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Definition: Fuji from Merriam-Webster's Geographical Dictionary
1

or Fu•ji•ya•ma \ˌfü-jē-ˈyä-mä\ or more correctly Fu•ji–no–Ya•ma \ˈfü-jē-ˌnō-ˈyä-mä\ or Fu•ji•san \ˌfü-jē-ˈsän\. Sacred mountain in S cen. Honshū, Japan, ab. 70 mi. (113 km.) WSW of Tokyo; 12,388 ft. (3776 m.); an isolated peak, highest in Japan; almost a perfect cone; its crater has diameter of nearly 2000 ft. (610 m.); a quiescent volcano, last eruption 1707.

2

City, Shizuoka prefecture, Honshū, Japan; pop. (2000c) 234,187.


Summary Article: Fuji, Mount
From Encyclopedia of Environment and Society

MOUNT FUJI IS Japan’s tallest and most sacred mountain, and is also known as Fujiyama, Fuji-Yo-Nama and Fujisan. At 12,388 feet, Fuji is a coneshaped volcanic mountain located on the Island of Honshu—the largest of four major islands of Japan—and eminently stands 70 miles west of Tokyo. Geologists consider the volcano active, its last eruption occurring in 1707.

Fuji is one of the many active volcanoes that form what is popularly known as the Pacific “Ring of Fire.” The earth’s surface crust is divided into irregularly shaped “plates” of various sizes and thickness, which are constantly on the move. The source of this movement is found at divergent boundaries where hot viscous magma from the interior of the earth pushes its way to the surface through rifts along ocean floors. Here it cools and hardens to produce new crust while moving older crust and consequently lithospheric plates away from the divergent boundaries and each other. Along other boundaries, plates converge—crunching against, or sliding along or beneath one another. Most volcanic activity and mountain building, known as orogenesis, occurs along these boundaries. Mount Fuji, like many other volcanoes along the “ring,” formed at a convergent boundary where lighter, less dense crust of the Pacific–oceanic plate slides below the Eurasian–continental plate. As it does, the plates fracture, and fissures channel magma to the surface of the earth where it spreads as lava. Legend has it that Fuji rose from to its present height in just one night. However, it has taken thousands of years of successive lava flows to create what many have called the perfect composite volcano.

SACRED LANDSCAPE

Mount Fuji is sacred landscape to both the Shinto and Buddhists religions. For the Buddhists, Fuji, with its snow-capped peak, resembles the white bud of the sacred Lotus flower whose petals symbolize the Noble Eight-Fold Path to enlightenment. For the Shinto, the ethnic religion of Japan, Fuji stands as a beautiful Goddess and Supreme Altar of the Sun. Climbing the volcano is a sacred ritual and is usually undertaken during the months of July and August. Prior to the Meiji Restoration of 1868, pilgrims donned white robes, and were male only. Today, pilgrims and foreign tourists of all kinds make the relatively easy climb to the ancient temples and shrines scattered in and along the edge of the crater—which has a 2,000 feet diameter—to greet the rising sun and beginning of divine day. Just beyond Fuji’s base, which has a circumference of 65 miles, are lakes and foothills where summer and winter recreational opportunities abound. Tens of thousands visit the area annually yet, unfortunately, the effects on the mountain itself have been deleterious. Although ancient myth asserts that soil and stone rolling down from pilgrims’ feet are magically repositioned on the mountain during the night, erosion from trail walking continues to scare its face. Discarded plastic wrappers and bottles and cigarette butts along the trails have led one to dub Fuji the “sacred rubbish dump.” Considerable efforts are being made by the Japanese government to maintain Mount Fuji’s reputation as one of the most beautiful landscapes in the world—from both near and far.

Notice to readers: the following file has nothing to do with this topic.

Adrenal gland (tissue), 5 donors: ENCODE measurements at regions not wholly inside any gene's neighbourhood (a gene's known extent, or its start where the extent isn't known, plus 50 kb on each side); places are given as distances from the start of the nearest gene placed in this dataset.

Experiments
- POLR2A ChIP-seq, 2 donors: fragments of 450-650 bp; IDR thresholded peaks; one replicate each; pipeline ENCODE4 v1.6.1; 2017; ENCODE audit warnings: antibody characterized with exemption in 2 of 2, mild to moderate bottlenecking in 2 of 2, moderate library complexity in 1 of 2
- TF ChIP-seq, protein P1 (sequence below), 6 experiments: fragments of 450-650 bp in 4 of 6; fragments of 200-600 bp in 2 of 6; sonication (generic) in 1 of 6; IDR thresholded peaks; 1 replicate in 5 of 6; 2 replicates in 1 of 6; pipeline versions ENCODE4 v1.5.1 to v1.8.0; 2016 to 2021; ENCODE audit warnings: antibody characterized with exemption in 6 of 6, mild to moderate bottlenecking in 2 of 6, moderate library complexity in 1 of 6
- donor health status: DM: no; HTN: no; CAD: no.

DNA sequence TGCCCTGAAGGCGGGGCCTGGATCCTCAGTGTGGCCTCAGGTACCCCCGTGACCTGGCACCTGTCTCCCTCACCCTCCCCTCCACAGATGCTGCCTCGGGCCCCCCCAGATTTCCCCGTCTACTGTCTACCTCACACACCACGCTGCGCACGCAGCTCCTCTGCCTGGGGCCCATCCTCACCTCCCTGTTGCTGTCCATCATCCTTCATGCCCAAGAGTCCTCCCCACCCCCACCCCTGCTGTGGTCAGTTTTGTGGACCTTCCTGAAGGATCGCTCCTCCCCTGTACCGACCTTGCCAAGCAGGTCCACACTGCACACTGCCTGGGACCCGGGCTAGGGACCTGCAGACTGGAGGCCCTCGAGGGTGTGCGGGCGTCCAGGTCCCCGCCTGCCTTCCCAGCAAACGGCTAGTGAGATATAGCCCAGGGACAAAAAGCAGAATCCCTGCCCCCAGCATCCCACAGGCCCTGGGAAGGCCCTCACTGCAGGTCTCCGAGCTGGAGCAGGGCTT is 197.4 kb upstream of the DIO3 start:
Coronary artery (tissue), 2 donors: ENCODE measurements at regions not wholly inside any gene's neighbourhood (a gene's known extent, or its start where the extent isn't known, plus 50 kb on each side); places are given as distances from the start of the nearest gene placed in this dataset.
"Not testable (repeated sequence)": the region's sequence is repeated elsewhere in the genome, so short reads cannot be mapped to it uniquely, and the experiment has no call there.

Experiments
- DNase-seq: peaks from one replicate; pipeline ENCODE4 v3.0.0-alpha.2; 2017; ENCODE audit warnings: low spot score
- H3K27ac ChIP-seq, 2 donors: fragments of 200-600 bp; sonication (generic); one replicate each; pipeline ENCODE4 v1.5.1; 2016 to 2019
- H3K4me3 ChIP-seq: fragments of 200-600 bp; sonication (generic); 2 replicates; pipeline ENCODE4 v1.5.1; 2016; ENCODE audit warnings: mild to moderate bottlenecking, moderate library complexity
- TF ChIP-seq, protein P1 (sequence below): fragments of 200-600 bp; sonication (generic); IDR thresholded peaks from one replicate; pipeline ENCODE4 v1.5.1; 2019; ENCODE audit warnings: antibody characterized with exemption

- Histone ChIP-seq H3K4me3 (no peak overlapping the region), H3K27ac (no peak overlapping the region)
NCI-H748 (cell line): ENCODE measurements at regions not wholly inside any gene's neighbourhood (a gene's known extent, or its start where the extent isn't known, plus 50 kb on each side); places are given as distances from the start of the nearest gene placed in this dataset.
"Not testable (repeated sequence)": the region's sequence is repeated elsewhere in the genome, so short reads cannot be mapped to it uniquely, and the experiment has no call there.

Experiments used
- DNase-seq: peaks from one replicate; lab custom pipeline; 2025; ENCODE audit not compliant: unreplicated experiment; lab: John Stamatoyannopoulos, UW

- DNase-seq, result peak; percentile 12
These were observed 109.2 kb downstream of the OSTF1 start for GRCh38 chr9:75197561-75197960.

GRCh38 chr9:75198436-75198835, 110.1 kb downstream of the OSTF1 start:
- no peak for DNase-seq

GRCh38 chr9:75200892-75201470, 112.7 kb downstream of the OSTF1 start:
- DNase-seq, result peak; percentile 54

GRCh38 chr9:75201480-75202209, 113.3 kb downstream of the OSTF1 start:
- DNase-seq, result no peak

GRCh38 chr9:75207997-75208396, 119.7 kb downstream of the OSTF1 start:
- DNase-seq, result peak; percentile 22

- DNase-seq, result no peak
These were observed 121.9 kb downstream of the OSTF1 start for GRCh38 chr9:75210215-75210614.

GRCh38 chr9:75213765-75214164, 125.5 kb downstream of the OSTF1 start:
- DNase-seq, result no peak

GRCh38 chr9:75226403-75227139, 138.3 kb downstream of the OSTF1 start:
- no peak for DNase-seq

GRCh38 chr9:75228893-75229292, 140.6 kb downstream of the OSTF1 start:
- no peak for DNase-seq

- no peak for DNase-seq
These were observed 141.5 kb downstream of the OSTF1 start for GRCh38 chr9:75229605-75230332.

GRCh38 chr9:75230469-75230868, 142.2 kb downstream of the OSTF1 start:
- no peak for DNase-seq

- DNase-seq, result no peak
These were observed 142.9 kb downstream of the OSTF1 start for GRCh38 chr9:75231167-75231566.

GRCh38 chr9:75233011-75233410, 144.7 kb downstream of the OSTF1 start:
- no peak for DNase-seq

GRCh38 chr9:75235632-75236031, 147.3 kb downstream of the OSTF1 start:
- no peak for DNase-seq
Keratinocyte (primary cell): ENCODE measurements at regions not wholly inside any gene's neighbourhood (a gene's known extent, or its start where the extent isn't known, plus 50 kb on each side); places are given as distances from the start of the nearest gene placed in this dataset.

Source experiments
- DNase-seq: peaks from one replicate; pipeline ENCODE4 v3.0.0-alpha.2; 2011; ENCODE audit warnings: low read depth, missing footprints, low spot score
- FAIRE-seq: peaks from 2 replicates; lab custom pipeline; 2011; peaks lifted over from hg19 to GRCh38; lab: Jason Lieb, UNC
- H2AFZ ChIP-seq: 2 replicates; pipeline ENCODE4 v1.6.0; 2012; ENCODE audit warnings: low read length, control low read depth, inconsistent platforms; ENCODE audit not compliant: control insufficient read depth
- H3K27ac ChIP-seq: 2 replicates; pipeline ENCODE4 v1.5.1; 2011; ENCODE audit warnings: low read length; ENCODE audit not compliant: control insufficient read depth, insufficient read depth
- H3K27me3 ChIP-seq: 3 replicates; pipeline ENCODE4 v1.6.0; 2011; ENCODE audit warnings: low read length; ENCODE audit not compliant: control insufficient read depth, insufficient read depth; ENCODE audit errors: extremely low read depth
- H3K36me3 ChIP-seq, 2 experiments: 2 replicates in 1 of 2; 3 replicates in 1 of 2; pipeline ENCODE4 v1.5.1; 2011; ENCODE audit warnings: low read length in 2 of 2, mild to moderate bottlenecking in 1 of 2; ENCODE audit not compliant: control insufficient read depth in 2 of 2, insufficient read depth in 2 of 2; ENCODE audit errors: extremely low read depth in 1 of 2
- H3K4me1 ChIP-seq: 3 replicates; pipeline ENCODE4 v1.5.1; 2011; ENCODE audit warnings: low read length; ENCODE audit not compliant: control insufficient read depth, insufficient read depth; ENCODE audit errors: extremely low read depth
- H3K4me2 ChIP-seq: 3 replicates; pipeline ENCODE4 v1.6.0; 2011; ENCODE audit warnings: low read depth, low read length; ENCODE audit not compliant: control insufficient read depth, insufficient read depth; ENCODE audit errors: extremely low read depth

SEE ALSO:
  • Japan; Mountains; Ring of Fire.

BIBLIOGRAPHY
  • Robert W. Christopherson, Geosystems: An Introduction to Physical Geography (Macmillan College Publishing Company, 1994).
  • Anthony Huxley (ed.), Standard Encyclopedia of the World’s Mountains (G. P. Putnam’s Sons, 1962).
  • Peter Yapp, ed., The Travelers’ Dictionary of Quotation (Routledge, 1983).
  • Ken Whalen
    University of Florida
    Copyright © 2007 by SAGE Publications, inc.

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